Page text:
California whacked by powerful storm

People use kayaks and a canoe to make their way around a flooded parking lot at a shopping center Thursday in Healdsburg, Califonia. The storm knocked out power to tens of thousands and delayed commuters while soaking the region with much-needed rain. (Eric Risberg ~ Associated Press)

SAN FRANCISCO -- A powerful storm churned down the West Coast on Thursday, bringing strong gales and needed rain and snow that caused widespread blackouts in Northern California and whiteouts in the Sierra Nevada.

The brunt of the storm hit the San Francisco Bay Area, flooding freeways, toppling trees and keeping thousands of people home from work and school.

"It's a big storm, as we expected, and it's headed south with very powerful winds and heavy rainfall," said National Weather Service meteorologist Will Pi.

Strong winds felled a tree in Oregon, killing a homeless man, 40-year-old Phillip Crosby, who was sleeping on a trail.

A gust blew down an 80-foot fir at a Santa Cruz elementary school, pinning a sixth-grader by the arm for 15 minutes until chain saws cut him free.

"Unexpected, very unexpected," said the head of Gateway Elementary, Zachary Roberts, who closed the school as the boy was treated and released from a hospital.

This "Pineapple Express" storm carried warm air and vast amounts of water in a powerful current stretching from Hawaii to the mainland and up into the mountains, where gusts up to 140 mph blew through passes, damaging homes in the Lake Tahoe area.

The current left San Francisco drenched but balmy, with 60-degree temperatures, about 5 degrees above average for this time of year.

Waves slammed onto waterfronts around the Bay area, ferries were bound to their docks, airplanes were grounded and many schools and businesses told people to stay home.

The gusts made motorists tightly grip their steering wheels while driving on the Golden Gate Bridge, where managers created a buffer zone to prevent head-on collisions by swerving cars.

The iconic suspension bridge is engineered to swing in cross winds, so "the concern we have right now is more about vehicles," spokeswoman Priya David Clemens said.

Pacific Gas & Electric Co. crews worked to restore power to 113,200 people, with the largest group of 66,400 in San Francisco, spokesman Jeff Smith said. The utility's online map showed lights out over thousands of square miles, from Humboldt near the Oregon border to Big Sur on the Central Coast.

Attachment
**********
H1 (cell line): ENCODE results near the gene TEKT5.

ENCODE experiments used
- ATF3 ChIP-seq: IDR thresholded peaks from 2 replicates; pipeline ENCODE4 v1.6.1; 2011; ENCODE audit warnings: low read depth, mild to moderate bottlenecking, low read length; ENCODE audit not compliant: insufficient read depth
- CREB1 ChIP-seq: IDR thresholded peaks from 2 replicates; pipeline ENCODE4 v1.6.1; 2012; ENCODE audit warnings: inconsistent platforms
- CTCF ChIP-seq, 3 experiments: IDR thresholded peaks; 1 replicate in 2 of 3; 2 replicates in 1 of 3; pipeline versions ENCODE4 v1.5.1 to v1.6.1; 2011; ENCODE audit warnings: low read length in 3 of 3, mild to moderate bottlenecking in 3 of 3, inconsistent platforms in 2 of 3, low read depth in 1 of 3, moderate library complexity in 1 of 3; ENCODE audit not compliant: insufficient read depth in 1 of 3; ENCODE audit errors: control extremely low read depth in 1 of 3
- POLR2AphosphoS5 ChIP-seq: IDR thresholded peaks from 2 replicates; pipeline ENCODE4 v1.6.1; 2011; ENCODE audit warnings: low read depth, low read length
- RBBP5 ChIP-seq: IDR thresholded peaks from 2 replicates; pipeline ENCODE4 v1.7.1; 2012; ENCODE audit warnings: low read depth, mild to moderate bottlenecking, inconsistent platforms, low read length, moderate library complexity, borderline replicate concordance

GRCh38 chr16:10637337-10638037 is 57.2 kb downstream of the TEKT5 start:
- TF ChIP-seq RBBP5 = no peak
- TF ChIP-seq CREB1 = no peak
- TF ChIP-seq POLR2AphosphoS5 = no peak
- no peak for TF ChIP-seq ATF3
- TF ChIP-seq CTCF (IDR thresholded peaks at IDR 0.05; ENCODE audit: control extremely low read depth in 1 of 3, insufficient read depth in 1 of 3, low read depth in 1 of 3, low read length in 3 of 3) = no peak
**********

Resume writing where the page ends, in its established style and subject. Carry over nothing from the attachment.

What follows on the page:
There were multiple accidents on flooded roads, and several trees crunched cars. California's critical north-south Interstate 5 thruway was closed by flooding in the northern town of Weed.

"A lot of people took the day off," CalTrans spokesman Bob Haus said. "That's a good thing."

Disembarking from a ferry in San Francisco, Malcolm Oubre said some people were overreacting.

"I know it's a big storm supposedly, but they're treating it like it's a hurricane," he said.

Teenagers drove trucks through a flooded Safeway parking lot to make waves for kayakers in Healdsburg as grocery shoppers trudged through several feet of water to get supplies.

East Coast kids revel in snow days, but closures are rare on the West Coast, so Thursday's canceled classes were a novelty in San Francisco, Oakland, Berkeley, Sonoma and Santa Cruz County.

Surfers welcomed big, choppy swells from the same high seas that sent towering sprays of water airborne along breakfronts in San Francisco and Monterey.

Ski resorts in the northern Sierra Nevada -- where schools and roads were closed by whiteout conditions and power outages -- were hoping for three feet of snow once it all settles.

Rains were expected to continue through Friday evening across much of California, and some rivers and creeks were rising fast.

Even so, California's farmers would need more storms this size to even begin to recover from a record drought.

The storm was spreading into Southern California, areas that have suffered wildfires were preparing for mudslides.

Denise George, who sells boats in Marina del Rey, worried mostly about the wind.

"We make sure the halyards are secure, the canvasses are fastened so nothing gets blown off or opened up, so yes we are battening down the hatches for sure."

Mendoza reported from Santa Cruz, California. Associated Press writers Kristin J. Bender and Sudhin Thanawala in San Francisco; Lisa Leff in Berkeley; John Antczak in Los Angeles; Scott Smith in Fresno; Alina Hartounian in Phoenix; and Ken Ritter in Las Vegas contributed.

Comments